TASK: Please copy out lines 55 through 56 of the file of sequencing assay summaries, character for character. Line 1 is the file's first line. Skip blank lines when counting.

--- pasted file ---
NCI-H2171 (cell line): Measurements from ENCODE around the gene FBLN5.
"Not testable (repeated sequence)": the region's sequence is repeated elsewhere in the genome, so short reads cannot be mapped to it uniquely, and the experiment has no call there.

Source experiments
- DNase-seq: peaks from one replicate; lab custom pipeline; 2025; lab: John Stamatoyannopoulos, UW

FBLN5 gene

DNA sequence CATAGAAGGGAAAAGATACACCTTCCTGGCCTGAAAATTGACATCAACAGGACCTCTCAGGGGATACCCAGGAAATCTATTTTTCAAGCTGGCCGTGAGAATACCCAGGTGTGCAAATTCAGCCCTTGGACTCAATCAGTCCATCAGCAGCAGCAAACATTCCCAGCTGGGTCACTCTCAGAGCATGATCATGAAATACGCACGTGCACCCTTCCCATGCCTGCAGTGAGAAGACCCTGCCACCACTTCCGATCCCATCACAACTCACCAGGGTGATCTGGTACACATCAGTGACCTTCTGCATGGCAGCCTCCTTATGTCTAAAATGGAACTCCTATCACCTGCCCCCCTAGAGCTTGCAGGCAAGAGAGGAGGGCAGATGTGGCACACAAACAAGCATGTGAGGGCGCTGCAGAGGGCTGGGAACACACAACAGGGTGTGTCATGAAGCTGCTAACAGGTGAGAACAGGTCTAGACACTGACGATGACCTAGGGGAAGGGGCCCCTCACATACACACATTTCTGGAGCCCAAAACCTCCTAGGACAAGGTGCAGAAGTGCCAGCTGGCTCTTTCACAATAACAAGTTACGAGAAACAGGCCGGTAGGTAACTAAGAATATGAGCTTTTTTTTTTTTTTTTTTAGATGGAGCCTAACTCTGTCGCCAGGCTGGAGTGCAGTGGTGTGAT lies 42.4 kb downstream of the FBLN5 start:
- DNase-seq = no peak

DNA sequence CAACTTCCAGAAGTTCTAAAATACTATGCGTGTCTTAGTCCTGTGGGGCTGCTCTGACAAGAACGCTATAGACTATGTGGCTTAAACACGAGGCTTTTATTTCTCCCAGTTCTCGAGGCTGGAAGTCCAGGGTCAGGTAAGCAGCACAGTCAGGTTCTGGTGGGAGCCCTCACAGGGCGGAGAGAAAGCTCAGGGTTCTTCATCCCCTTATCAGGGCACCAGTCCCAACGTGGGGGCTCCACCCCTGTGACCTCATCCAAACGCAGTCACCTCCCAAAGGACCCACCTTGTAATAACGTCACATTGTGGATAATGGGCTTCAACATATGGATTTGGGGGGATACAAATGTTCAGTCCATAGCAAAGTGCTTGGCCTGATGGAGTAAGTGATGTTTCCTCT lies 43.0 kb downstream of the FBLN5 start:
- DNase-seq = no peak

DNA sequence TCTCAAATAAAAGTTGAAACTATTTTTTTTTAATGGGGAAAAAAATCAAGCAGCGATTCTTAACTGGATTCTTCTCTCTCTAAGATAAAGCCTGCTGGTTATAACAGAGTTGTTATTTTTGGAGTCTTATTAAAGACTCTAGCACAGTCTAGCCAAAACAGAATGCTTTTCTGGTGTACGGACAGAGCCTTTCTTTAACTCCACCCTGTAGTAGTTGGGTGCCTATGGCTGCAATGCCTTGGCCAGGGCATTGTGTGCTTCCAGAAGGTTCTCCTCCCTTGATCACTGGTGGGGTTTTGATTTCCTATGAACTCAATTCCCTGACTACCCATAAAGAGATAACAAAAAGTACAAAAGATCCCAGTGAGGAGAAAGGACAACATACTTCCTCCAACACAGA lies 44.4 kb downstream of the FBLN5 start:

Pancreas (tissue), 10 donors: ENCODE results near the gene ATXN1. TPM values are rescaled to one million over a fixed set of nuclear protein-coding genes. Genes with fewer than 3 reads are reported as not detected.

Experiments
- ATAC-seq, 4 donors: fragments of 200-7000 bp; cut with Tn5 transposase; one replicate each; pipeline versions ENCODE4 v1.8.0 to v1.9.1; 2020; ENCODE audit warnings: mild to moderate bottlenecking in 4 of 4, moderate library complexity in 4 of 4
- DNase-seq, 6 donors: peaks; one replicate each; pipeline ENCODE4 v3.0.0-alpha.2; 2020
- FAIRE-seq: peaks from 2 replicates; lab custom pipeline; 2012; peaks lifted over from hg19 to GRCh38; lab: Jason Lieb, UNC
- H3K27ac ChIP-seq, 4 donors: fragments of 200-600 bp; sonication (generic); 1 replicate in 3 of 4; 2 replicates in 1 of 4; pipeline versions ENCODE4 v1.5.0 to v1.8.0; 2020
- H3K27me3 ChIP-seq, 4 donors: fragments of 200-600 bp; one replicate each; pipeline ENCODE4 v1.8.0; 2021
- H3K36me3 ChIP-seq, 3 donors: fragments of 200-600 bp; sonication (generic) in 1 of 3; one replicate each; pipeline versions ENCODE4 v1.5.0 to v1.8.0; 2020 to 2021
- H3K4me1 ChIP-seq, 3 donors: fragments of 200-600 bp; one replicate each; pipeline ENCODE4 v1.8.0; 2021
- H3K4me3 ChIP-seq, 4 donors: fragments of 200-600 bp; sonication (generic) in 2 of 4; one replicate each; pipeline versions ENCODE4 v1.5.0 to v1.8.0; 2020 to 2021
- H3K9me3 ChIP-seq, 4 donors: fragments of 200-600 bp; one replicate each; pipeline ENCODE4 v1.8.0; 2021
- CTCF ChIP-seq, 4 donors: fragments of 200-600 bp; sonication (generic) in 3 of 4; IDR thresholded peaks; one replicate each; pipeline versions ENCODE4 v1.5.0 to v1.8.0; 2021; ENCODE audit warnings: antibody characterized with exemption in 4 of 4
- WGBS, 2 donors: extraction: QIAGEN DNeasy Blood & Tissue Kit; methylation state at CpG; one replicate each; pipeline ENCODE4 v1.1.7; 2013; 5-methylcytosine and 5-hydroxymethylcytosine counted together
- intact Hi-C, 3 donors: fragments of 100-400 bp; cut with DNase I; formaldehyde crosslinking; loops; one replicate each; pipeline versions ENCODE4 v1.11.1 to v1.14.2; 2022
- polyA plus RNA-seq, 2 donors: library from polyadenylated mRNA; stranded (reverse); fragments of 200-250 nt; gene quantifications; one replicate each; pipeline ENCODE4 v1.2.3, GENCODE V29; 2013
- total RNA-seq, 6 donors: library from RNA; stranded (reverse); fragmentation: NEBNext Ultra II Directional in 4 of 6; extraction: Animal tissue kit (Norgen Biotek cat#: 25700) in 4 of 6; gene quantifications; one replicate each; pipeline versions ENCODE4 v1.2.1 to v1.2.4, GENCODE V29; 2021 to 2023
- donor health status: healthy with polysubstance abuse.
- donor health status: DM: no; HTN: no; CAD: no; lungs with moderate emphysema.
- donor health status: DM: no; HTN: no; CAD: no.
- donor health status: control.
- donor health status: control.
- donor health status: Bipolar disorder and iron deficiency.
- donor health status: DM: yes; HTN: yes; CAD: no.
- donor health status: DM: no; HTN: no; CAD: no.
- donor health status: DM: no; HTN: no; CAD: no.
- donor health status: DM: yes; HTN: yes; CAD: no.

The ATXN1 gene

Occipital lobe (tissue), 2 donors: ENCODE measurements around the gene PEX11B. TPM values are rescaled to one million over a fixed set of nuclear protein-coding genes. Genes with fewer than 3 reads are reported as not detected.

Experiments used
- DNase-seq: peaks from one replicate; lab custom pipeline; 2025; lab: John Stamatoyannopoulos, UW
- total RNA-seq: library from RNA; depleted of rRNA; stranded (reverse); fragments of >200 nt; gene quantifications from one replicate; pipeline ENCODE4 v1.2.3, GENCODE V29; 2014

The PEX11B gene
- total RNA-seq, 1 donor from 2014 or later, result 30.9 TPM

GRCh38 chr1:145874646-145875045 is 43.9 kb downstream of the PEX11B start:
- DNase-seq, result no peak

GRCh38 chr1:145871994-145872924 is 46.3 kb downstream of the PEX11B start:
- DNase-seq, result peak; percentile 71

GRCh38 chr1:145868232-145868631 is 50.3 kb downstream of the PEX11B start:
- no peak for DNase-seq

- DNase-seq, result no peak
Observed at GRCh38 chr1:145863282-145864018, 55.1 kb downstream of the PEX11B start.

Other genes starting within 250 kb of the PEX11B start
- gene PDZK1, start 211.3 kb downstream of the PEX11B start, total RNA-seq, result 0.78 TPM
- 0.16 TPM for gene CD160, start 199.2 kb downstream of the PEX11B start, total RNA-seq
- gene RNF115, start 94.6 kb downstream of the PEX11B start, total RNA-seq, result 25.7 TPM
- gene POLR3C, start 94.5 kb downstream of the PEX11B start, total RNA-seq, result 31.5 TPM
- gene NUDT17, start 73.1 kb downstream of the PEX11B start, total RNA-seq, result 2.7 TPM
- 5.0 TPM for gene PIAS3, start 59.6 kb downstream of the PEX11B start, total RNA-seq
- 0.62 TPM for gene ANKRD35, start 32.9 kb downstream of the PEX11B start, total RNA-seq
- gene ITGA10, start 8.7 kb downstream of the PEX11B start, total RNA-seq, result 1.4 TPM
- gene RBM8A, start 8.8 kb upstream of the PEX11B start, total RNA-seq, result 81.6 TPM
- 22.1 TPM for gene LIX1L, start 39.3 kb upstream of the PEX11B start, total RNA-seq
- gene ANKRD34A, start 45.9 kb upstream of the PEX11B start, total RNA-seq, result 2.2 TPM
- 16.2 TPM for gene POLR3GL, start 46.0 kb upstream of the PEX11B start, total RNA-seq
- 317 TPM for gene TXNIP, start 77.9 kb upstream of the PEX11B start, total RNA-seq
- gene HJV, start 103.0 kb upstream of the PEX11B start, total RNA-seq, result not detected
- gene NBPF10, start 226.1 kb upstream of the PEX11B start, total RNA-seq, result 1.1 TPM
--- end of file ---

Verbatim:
- gene RNF115, start 94.6 kb downstream of the PEX11B start, total RNA-seq, result 25.7 TPM
- gene POLR3C, start 94.5 kb downstream of the PEX11B start, total RNA-seq, result 31.5 TPM